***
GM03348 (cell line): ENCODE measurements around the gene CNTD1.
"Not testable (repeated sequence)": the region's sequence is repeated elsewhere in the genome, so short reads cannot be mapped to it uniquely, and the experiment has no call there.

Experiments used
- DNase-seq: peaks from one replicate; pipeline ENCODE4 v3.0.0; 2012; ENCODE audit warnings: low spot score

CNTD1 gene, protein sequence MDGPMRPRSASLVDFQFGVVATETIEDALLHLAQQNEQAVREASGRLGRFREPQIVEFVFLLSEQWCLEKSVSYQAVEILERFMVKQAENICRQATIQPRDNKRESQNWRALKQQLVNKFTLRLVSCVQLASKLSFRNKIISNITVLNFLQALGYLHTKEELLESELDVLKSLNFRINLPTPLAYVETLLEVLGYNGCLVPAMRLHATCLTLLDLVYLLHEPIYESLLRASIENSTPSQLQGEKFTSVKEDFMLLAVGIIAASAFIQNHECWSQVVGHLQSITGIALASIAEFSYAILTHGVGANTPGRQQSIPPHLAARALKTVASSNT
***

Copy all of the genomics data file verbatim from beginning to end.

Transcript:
GM03348 (cell line): ENCODE measurements around the gene CNTD1.
"Not testable (repeated sequence)": the region's sequence is repeated elsewhere in the genome, so short reads cannot be mapped to it uniquely, and the experiment has no call there.

Experiments used
- DNase-seq: peaks from one replicate; pipeline ENCODE4 v3.0.0; 2012; ENCODE audit warnings: low spot score

CNTD1 gene, protein sequence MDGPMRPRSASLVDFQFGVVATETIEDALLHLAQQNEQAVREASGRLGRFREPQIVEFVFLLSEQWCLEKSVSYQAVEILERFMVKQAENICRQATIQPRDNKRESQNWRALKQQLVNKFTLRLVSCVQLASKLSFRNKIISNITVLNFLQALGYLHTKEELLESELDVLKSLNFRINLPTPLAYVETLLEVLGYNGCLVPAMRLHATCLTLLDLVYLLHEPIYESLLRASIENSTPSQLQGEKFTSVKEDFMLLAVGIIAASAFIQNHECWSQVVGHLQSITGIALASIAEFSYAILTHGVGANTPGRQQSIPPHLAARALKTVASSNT